Movies

With ‘The King’s Man,’ Matthew Vaughn Refuses To Be Pigeonholed

Usually, there’s an, at least, attempt not to reveal my opinion of a movie, either way, when interviewing a film’s director. Some days I’m better at this than others. On this day I was bad at it. Perhaps because it seemed Matthew Vaughn was being a little down on himself about The King’s Man (a prequel to the previous two Kingsman films that have been ungodly successful), because he’s made a pretty weird action movie. And this is when I found myself saying, “I fucking love this movie.” Which, yes, is true. It’s just unlike anything I’ve seen recently and kind of taps into the sheer bravado and earnestness of action movies from the ’80s and ’90s.

The King’s Man stars Ralph Fiennes as Orlando Oxford during the lead-up and events of World War I. It features a plethora of historical characters from that era and involves a secret society that orchestrates events to defeat Britain. Let’s say this movie goes in a lot of directions you will not expect and gives us a full-fledged Ralph Fiennes action movie. (At one point he is riding on top of an airplane.) And, then there’s Rhys Ifans’s turn as Rasputin, which is one of the most bizarre performances I’ve seen in a long time and I loved every second of it. (As Vaughn ahead explains, that performance was the result of a perfect storm of “crazy button” between Vaughn and Ifans.)

I can’t tell what Vaughn thinks his public perception is right now. He keeps making remarks about people don’t like his movies, even though – like with X-Men: First Class, Kick-Ass, and these Kingman movies – they are wildly successful. (When mentioning the next Kingsman movie after this one he comes out and says, “A lot of people will hate it.”) He makes a point to say he will never be pigeonholed. And my best guess about his attitude is not many people are making these kinds of movies quite like he is these days. This is a good thing he’s doing this. But he admits, it’s leaving some audience members confused since he isn’t give them, as he says, a “generic action movie.”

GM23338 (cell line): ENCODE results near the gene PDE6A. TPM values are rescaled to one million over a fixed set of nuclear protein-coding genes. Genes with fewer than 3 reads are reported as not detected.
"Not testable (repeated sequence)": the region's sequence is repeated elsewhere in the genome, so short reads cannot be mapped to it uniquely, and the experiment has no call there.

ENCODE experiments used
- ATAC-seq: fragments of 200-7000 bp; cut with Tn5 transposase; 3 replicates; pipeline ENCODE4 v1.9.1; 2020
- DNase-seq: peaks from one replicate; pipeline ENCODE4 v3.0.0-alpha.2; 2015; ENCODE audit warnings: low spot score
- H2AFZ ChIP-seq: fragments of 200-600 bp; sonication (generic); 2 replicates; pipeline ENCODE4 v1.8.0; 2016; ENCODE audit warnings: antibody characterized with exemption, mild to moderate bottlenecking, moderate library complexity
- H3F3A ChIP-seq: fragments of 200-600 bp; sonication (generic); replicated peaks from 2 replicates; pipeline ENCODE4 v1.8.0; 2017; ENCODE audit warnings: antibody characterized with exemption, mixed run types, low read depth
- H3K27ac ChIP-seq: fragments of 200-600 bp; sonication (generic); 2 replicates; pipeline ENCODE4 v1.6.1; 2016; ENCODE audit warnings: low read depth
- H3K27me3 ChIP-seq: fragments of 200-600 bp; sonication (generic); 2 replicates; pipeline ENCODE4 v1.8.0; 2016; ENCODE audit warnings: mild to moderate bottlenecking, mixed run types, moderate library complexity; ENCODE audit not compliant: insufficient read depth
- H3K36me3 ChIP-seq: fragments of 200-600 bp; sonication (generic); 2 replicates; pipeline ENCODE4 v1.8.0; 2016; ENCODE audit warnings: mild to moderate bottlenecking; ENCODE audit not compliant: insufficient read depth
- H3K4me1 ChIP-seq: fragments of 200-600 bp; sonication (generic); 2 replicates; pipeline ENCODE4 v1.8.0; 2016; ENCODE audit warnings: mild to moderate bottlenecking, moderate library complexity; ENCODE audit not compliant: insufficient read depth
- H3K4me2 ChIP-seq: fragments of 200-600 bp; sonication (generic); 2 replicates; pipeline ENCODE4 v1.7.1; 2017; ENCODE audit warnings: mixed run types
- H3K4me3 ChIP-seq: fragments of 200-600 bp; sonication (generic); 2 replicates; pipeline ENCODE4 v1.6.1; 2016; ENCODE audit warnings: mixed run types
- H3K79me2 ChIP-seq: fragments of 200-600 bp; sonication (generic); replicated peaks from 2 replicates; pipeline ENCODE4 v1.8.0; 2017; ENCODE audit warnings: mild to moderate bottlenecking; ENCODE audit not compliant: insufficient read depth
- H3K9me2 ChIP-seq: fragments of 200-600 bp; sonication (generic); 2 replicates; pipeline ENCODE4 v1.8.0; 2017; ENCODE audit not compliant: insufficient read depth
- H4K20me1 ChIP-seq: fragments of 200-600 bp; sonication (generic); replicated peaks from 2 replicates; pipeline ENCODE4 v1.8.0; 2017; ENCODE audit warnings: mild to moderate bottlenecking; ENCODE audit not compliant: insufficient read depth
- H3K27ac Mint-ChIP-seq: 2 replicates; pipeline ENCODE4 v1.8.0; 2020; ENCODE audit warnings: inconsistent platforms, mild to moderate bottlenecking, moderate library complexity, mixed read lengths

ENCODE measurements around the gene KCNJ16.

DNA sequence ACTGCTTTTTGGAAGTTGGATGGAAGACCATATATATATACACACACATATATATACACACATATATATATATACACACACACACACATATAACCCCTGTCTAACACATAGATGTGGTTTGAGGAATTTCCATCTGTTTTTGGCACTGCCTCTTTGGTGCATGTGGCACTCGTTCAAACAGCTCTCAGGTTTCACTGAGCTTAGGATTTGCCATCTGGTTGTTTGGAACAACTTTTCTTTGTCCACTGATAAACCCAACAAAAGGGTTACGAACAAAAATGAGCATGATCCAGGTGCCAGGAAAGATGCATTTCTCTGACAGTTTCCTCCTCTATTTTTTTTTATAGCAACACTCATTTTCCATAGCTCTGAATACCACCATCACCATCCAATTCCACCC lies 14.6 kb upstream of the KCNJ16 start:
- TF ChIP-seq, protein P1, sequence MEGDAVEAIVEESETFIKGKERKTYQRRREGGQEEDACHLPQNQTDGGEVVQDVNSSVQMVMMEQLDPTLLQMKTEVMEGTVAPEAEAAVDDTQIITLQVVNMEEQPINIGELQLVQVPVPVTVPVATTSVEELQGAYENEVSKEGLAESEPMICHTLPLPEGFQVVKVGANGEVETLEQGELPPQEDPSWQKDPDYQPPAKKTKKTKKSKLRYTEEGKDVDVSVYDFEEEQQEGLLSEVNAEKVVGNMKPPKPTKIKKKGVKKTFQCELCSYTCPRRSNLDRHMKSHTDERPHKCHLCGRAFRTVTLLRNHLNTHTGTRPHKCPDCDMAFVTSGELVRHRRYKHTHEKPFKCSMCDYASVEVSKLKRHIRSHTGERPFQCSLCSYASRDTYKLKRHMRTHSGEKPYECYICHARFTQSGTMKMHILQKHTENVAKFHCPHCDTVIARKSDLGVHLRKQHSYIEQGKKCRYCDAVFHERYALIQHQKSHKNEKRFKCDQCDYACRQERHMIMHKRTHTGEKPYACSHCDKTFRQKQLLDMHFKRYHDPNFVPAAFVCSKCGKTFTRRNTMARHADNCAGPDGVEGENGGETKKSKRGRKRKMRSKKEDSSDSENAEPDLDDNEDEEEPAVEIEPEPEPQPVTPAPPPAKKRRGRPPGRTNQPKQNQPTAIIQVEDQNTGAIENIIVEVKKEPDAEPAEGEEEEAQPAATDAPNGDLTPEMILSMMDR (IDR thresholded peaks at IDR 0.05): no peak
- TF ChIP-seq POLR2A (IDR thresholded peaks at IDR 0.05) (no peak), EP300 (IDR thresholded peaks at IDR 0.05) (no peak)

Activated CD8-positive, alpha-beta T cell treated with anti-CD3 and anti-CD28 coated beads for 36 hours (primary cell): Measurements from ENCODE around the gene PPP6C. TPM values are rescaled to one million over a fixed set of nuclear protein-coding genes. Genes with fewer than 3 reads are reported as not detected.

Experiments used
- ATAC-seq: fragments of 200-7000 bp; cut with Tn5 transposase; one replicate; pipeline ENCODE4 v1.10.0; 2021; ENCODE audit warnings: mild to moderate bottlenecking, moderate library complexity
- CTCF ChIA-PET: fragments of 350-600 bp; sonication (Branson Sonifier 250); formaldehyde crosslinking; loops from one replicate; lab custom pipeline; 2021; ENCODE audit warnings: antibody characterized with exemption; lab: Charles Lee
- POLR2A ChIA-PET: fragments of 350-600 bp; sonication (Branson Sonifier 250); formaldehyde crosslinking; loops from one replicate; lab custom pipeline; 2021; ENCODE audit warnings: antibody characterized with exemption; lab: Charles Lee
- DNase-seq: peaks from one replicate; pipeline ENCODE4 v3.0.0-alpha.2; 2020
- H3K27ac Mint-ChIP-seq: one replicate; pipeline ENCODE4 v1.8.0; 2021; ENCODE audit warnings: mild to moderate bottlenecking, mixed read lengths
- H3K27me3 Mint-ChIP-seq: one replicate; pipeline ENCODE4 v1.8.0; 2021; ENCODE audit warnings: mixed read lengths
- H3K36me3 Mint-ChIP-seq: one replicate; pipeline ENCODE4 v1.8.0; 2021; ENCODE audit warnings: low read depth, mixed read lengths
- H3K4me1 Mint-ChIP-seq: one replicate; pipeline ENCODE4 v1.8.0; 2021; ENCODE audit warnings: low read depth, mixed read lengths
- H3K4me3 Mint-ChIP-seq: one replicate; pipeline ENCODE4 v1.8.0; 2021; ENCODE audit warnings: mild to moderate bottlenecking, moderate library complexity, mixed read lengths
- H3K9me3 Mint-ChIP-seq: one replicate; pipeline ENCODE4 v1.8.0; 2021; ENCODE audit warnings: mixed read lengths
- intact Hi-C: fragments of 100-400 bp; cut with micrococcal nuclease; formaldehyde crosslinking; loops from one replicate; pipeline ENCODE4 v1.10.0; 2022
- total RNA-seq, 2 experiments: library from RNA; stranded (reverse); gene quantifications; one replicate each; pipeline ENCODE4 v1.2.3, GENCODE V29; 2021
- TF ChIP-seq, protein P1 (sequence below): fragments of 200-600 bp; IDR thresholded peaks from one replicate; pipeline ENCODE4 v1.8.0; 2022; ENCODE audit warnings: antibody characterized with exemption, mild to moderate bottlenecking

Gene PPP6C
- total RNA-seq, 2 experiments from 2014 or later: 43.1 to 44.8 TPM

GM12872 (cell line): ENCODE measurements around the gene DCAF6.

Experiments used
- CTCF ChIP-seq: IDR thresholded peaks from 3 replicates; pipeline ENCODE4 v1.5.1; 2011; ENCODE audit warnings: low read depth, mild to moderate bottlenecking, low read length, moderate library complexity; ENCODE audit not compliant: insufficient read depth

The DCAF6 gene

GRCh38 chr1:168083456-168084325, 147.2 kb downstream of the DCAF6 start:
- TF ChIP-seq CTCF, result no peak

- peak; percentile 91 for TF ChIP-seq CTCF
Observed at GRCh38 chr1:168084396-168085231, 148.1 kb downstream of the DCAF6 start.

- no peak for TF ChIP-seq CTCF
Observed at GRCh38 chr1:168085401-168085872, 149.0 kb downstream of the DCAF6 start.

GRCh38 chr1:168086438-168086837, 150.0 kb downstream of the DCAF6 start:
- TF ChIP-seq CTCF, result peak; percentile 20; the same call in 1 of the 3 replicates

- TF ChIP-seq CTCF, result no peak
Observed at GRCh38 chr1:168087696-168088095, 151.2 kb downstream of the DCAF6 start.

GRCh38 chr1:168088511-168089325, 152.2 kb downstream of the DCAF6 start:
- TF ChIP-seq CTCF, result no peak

When you were talking about your next movie, Argyle, you said you wanted it to be an ’80s and ’90s action movie. I think you hit some of that spirit here, too, with The King’s Man.

Listen, I think I’m an ’80s boy. God, it’s very different to this, I can tell you that now.

Well, when Orlando Oxford is balancing on top of an airplane I was in a screening room by myself, applauding. I was having so much fun.

Well, yeah, this is my earlier part of the ’80s influence, in the sense that when this all started… Have you seen the movie The Man Who Would be King?

I have.

So that was one of my favorite films as a kid. I watched it four years ago and I went, oh my God, I want to make The Man Who Would Be Kingsman. I want to bring back epic adventure, good story, great characters – some good humor, some good banter, but a lot of pathos and some very strong political messaging.

Ah, I see.

So that’s where it came from. But the ’80s? I still think the ’80s was that moment for me, it’s probably because that was when I was absorbing it, so that feeling of love and passion of cinema and music and art and fashion, all that stuff. I was absorbing it every day. So you can’t help but be inspired by it. Even now I watch these ’80s movies and yeah, CG can be terrible, or some of the editing, or the fights can be really bad, but they’re escapism. That’s all this is.

There’s something so earnest about those movies, where they totally believe in what they’re doing.

Yes. If I don’t believe in it, why should anybody else? You have to commit and be strong. This is hard, by the way. We cut a lot of stuff out. I had three Rasputin scenes I couldn’t release. Everyone who saw them, “Are you out of your fucking mind?”

So let’s talk about Rhys Ifans’s Rasputin for a second. Was that you telling him to do that? Was that him? I have not seen anything quite like that.

Let’s say Rhys and I both have a crazy button that melded together very quickly.

So that was the perfect storm.